William Cowper

Start Free Trial

In "The Poplar Field," what is the significance of the lines "Short-lived as we are, our enjoyments, I see, / Have a still shorter date, and die sooner than we"?

Quick answer:

The significance of the last two lines in "The Poplar Field" lies in their reminder that even enjoyments and pleasures pass away, usually before the people who enjoy them die. The world is always changing, and pleasures do not last.

Expert Answers

An illustration of the letter 'A' in a speech bubbles

In William Cowper's poem “The Poplar Field,” the speaker mourns the loss of the poplars that he once enjoyed for shade and ease. Twelve years have passed since he saw those trees and sat beneath them, but now he sees that they are lying on the grass, and he can sit on the tree he used to sit under. The birds no longer sing in the trees either. They have flown away to new groves. The speaker sees only desolation.

The desolation of the poplar field leads the speaker into further reflections about mortality. He thinks about how his years are “all hasting away,” and soon he will “lie as lowly” as the dead trees, “with a turf on my breast and a stone at my head,” namely, in his grave. Such a thing will happen before a new poplar grove will grow up.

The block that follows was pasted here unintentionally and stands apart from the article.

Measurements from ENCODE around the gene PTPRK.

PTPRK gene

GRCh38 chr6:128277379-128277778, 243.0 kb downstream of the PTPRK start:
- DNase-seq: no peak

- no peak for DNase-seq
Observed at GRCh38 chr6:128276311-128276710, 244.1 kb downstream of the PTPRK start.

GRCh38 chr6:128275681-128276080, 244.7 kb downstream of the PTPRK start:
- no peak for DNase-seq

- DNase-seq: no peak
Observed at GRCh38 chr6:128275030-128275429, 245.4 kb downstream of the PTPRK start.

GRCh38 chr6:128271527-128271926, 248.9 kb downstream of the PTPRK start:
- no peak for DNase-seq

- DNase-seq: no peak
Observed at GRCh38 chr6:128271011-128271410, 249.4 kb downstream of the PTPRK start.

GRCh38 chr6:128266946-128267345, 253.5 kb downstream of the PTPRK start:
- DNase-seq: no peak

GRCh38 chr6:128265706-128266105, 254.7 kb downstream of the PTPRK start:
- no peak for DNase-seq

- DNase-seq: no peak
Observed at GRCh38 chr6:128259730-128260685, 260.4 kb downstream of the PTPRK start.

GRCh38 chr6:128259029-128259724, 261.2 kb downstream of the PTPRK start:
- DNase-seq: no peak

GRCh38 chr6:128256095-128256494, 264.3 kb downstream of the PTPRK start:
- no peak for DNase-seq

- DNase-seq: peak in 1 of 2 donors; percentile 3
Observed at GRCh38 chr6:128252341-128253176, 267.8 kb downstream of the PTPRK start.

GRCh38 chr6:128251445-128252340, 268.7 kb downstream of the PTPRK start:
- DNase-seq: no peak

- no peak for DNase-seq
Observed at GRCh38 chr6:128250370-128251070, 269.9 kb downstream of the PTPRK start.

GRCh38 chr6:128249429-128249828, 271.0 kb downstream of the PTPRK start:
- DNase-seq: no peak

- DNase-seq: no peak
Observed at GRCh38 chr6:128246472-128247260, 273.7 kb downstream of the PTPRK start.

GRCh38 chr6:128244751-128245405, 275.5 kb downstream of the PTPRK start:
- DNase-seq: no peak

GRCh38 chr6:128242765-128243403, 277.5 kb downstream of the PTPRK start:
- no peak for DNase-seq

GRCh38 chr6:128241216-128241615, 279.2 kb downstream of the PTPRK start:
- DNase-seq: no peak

In the final stanza, the speaker continues to meditate on the passing of life and of human pleasures. People are frail, and their enjoyments are frail as well. In fact, people's pleasures pass more quickly than the people themselves. These enjoyments die, for people's attention shifts, or they develop new pleasures, or as in the case of the poplar field, their pleasures are taken from them. Human beings cannot count on anything of this world to last. Things change all the time, including enjoyable things, and this is something that people simply must accept.

See eNotes Ad-Free

Start your 48-hour free trial to get access to more than 30,000 additional guides and more than 350,000 Homework Help questions answered by our experts.

Get 48 Hours Free Access
Approved by eNotes Editorial